Does that sound strange? Certainly, if one has embraced the “health-and-wealth, name it and claim it” caricature of the gospel so common in certain circles. God, it seems, does not want you to be happy if that happiness comes at the expense of holiness. He created this life for us to enjoy, yes, but not for the gift to distract from the Giver. Depression can be a means by which we are increasingly severed from infatuation with worldliness and more closely in love with God. Recall the warning voiced by another John, the biblical Apostle and half-brother of Christ:
Do not love the world or anything in the world. If anyone loves the world, the love of the Father is not in him. For everything in the world – the cravings of sinful man, the lust of his eyes and the boasting of what he has and does – comes not from the Father but from the world. The world and its desires pass away, but the man who does the will of God lives forever.
Learning to divorce oneself from temporal things – even good things, even against our wishes – actually enhances our spirituality and makes us more satisfied and fulfilled by God. Or at least it has the capability to do so.
This is not to say that depression is good, or fun, or to be sought out, not by any stretch of the imagination. Nor is it a criticism of anyone who struggles with it. Depression is not a sin, neither is it punishment for sin. It’s part and parcel of living in a fallen world; what matters is what you do with it.
The Bible tells us to be grateful in all circumstances. That may seem impossible to you, but the fact that God commands it indicates gratitude is a choice, regardless of what’s happened or is happening to you.
It is intriguing to me that social science underscores this idea; focusing on things in your life for which to be thankful increases your happiness, even for months afterward, and encourages positive interpersonal behaviors. Counting your blessings reduces stress and may protect against neuroses, loneliness, and anxiety.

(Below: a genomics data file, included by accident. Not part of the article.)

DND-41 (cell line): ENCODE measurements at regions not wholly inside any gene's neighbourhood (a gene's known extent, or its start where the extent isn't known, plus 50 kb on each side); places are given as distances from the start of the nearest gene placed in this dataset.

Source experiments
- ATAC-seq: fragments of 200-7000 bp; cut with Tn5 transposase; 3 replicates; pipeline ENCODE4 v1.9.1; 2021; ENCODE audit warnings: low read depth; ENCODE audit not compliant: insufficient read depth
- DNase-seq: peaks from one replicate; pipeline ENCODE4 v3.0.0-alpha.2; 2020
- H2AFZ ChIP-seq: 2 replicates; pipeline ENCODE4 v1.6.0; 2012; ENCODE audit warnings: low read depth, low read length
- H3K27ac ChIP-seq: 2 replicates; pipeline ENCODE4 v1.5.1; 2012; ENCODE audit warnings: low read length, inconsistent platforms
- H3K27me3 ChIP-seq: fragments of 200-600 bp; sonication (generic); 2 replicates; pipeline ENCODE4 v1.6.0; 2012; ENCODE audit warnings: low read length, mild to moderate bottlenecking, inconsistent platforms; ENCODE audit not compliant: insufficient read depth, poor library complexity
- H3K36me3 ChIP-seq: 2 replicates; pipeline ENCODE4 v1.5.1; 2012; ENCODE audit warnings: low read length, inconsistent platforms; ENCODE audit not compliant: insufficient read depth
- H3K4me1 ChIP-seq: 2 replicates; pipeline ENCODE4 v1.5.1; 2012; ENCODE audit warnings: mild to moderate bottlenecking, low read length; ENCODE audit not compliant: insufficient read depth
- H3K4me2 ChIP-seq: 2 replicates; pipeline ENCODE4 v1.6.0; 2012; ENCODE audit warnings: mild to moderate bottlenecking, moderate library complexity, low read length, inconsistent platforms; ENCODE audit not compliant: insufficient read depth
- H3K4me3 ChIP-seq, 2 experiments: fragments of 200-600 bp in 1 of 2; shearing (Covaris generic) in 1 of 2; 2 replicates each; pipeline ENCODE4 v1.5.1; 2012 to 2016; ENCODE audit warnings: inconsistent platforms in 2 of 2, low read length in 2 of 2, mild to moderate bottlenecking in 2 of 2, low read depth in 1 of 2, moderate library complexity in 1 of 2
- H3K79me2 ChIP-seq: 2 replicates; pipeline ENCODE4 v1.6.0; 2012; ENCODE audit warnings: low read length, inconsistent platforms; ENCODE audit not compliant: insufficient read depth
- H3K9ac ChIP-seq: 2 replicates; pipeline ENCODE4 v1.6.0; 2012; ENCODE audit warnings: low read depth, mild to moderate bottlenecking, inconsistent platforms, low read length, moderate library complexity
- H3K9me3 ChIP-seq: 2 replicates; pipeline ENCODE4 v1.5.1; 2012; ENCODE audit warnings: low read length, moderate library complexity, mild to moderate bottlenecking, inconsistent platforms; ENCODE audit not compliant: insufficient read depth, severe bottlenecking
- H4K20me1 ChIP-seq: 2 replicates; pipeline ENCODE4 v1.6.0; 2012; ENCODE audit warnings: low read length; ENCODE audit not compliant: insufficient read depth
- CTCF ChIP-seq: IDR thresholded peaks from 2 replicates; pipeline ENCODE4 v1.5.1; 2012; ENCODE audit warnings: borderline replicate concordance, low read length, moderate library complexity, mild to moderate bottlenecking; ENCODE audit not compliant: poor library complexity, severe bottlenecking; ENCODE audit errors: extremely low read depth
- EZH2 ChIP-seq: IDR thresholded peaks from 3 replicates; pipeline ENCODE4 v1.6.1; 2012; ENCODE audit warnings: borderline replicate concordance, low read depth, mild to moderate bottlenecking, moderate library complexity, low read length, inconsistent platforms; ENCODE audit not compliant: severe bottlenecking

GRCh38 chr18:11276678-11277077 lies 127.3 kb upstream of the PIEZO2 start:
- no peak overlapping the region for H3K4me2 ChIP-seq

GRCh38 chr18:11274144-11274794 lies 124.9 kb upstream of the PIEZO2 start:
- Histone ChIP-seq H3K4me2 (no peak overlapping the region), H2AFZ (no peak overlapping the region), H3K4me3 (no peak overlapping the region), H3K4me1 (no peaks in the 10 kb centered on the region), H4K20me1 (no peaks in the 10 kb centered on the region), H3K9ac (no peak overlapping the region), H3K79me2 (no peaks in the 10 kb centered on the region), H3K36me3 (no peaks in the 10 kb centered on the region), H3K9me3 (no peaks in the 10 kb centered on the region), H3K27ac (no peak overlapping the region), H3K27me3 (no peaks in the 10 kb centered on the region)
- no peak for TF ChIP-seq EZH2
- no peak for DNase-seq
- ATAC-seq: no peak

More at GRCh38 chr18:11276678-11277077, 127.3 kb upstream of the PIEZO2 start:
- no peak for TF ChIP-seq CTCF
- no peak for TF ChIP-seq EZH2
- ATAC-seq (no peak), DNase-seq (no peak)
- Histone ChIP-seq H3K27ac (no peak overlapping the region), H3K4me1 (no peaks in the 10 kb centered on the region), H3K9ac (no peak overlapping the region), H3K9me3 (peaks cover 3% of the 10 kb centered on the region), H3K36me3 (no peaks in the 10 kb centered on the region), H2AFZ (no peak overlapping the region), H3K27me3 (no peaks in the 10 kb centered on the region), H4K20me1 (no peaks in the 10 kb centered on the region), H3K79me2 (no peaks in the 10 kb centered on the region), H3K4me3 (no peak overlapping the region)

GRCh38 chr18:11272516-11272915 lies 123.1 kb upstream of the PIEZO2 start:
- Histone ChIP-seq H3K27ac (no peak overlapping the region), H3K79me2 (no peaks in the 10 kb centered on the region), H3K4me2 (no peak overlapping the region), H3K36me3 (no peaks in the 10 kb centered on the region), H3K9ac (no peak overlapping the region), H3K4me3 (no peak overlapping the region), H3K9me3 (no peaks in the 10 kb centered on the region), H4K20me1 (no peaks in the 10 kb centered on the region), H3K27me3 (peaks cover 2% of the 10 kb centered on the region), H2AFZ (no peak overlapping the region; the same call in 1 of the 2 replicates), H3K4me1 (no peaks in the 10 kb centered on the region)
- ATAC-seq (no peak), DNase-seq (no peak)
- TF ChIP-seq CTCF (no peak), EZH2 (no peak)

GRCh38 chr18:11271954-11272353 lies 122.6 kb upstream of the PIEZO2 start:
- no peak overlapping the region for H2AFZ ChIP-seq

Again, these are choices you must make in order to help yourself and those around you. So I encourage you: choose to be thankful, and be the sort of person who helps others to choose thankfulness, too – even if you don’t feel it.
I don’t always feel like it, either.
Two years ago was one of the hardest times of my life. I was forced to resign from the pastorate of my church due to unscrupulous and immoral manipulations of a handful of members. One of the ways my wife and I handled the situation was to invite some members of the military to join us for Thanksgiving. Our guests – all of whom struggled with PTSD – were men from the Army, Navy, and Marines (and my mom and I accounted for the Air Force). It was a great time of prayer, gratitude, food, fun and laughter, which I will forever cherish.
There are countless tips and tricks from counselors, therapists, or websites to handle depression, particularly around the holidays, but in the end the only antidote is hope, and the only eternal hope is the kind God provides. “I am sure there is no remedy for [depression],” Spurgeon wrote, “like a holy faith in God.”
My prayer for you is that you have this hope. Devastating as they may be, the hardships of this life are, after all, temporary. May you have the hope of heaven within you; may God grant you to see things from an eternal perspective; and may you be richly blessed this Thanksgiving and always.
As the deer pants for streams of water, so my soul pants for you, O God. My soul thirsts for God, for the living God. When can I go and meet with God? My tears have been my food day and night, while men say to me all day long, “Where is your God?” These things I remember as I pour out my soul: how I used to go with the multitude, leading the procession to the house of God, with shouts of joy and thanksgiving among the festive throng. Why are you downcast, O my soul? Why so disturbed within me? Put your hope in God, for I will yet praise him, my Savior and my God.
Image credit: “The Last Penitent” by Clive Power, Flickr Creative Commons